Eutrophic: When a body of water is said to be eutrophic the available levels of oxygen in the water are very low. This is because the overabundant growth of algae (usually because of pollution) depletes oxygen levels, algae booms also decrease the amount of light getting to the depths of a lake. What effects would decreased oxygen levels (and light) have on a waterbug? Remember most aquatic insects breath dissolved oxygen in the water.

    Poor visibility: The first question you need to answer is do waterbugs use vision as a primary sensory modality? If so poor visibility would have huge implications for all sorts of behaviors, for example predator-prey interactions. Are there any other senses the insect could rely on instead?

    pH of 4: pH is the standard measure of the concentration of hydrogen ions. A pH of 4 is rather acidic (think acid rain or tomato juice). Bodies of freshwater with low pHs are often the result of bacterial decay, which causes a lot of carbon dioxide to be produced. This carbon dioxide is converted into carbonic acid in the water column and increases the acidity of the water. The pH of the lake is going to determine which organisms can survive there, for example most fish are limited to pH levels of 5-9. In addition low pH levels can aggravate pollution levels in a lake as sediments tend to release toxicants into the water in acidic conditions (source: http://www.scorecard.org/env-releases/def/cwa_cause_class_def.html). You need to find out what pH constraints aquatic insects have. Could a waterbug survive? If so a low pH could be advantageous as it may decrease fish predators. However, increased pollution in the water would have deleterious effects.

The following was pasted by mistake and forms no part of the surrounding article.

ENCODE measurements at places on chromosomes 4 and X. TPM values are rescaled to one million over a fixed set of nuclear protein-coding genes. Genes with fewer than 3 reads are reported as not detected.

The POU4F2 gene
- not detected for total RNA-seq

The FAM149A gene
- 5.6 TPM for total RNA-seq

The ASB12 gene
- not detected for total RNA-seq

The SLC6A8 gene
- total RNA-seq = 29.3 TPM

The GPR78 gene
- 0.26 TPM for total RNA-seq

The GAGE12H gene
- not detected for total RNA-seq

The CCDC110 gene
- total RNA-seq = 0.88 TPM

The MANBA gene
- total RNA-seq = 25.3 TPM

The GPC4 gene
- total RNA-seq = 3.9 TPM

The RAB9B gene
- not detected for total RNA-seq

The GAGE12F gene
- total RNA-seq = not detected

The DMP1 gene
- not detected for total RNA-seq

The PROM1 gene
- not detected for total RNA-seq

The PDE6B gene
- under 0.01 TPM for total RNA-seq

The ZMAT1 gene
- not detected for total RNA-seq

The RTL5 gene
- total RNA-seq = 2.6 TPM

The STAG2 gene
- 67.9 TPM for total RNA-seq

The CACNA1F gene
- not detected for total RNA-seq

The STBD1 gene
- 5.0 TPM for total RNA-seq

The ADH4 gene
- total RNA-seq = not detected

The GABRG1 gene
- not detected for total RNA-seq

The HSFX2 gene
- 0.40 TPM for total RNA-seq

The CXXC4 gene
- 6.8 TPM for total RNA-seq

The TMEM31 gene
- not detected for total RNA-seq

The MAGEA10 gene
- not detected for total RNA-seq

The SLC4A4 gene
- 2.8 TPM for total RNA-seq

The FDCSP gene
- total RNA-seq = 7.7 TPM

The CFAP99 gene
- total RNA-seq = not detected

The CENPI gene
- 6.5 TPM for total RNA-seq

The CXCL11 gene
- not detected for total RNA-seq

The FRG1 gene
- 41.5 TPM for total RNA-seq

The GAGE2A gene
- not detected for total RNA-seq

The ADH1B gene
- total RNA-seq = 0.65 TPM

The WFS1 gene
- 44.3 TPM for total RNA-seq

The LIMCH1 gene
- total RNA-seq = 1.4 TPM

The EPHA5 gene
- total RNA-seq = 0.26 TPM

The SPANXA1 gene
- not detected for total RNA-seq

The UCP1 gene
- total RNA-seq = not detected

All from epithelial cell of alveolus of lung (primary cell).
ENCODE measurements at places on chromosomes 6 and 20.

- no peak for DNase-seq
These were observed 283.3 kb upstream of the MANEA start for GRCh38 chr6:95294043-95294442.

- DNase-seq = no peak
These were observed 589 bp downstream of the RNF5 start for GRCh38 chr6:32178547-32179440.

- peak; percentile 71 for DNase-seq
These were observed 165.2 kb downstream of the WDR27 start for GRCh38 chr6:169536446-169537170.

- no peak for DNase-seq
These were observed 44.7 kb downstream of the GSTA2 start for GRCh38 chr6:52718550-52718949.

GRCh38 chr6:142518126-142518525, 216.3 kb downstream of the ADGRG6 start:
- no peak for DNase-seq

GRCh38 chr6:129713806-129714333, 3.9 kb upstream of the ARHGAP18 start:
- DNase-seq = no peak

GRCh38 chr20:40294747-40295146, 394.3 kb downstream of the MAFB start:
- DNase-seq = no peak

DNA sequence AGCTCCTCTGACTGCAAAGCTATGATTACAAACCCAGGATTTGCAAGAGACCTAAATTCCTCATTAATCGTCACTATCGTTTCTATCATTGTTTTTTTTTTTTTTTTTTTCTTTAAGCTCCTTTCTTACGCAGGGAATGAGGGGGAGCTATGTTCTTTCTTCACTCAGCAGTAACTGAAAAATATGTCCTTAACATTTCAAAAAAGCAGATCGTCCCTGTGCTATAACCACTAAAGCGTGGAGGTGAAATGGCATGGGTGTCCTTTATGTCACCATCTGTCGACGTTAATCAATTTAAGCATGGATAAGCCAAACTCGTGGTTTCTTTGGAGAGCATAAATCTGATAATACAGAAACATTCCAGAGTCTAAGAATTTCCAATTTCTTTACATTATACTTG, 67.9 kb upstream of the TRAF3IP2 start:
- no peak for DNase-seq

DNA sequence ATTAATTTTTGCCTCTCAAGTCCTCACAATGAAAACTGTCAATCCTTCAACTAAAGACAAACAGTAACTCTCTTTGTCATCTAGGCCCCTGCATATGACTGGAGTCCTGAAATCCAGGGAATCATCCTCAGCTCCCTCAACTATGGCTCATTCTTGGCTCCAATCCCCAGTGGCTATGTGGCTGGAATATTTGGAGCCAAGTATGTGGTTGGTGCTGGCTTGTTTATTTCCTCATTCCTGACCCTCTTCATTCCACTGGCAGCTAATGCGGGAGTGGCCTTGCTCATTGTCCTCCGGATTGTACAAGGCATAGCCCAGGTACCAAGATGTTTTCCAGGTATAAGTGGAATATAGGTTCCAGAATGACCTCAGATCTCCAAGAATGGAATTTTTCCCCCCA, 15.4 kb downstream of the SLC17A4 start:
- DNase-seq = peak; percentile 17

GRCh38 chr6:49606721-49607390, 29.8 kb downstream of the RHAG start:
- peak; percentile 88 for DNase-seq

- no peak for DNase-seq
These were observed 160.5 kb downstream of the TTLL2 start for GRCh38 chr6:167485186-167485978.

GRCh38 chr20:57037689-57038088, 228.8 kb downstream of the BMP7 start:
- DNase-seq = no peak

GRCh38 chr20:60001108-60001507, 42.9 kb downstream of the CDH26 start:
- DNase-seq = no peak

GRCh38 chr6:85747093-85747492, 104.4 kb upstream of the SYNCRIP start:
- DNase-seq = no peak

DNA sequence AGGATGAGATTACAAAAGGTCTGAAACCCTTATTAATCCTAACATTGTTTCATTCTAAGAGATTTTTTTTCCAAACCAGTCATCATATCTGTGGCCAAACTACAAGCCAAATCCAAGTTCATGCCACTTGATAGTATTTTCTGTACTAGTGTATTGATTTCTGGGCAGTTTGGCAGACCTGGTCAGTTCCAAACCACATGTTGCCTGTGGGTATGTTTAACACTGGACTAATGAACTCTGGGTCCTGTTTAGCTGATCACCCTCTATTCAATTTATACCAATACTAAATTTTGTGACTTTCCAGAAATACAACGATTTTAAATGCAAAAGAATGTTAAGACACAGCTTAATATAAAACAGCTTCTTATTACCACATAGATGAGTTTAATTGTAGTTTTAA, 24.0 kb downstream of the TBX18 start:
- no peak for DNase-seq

With this information you should be able to think through how each condition would effect an aquatic insect. Use your text book, class notes and reliable internet sources (i.e. university sites and government sites) to figure out how an insect specifically may be affected. Remember the main goal of the organism is to maintain internal balance (homeostasis), while minimizing energy use. Also being able to eat and escape predation are keys to survival. Besides surviving the ultimate goal is to reproduce and pass on genetic material. Think about how these conditions may effect reproduction.

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    This content was COPIED from BrainMass.com - View the original, and get the already-completed solution here!

    © BrainMass Inc. brainmass.com October 7, 2022, 9:43 am ad1c9bdddf>
    https://brainmass.com/biology/insect-anatomy-and-physiology/physiological-challenges-freshwater-insects-36951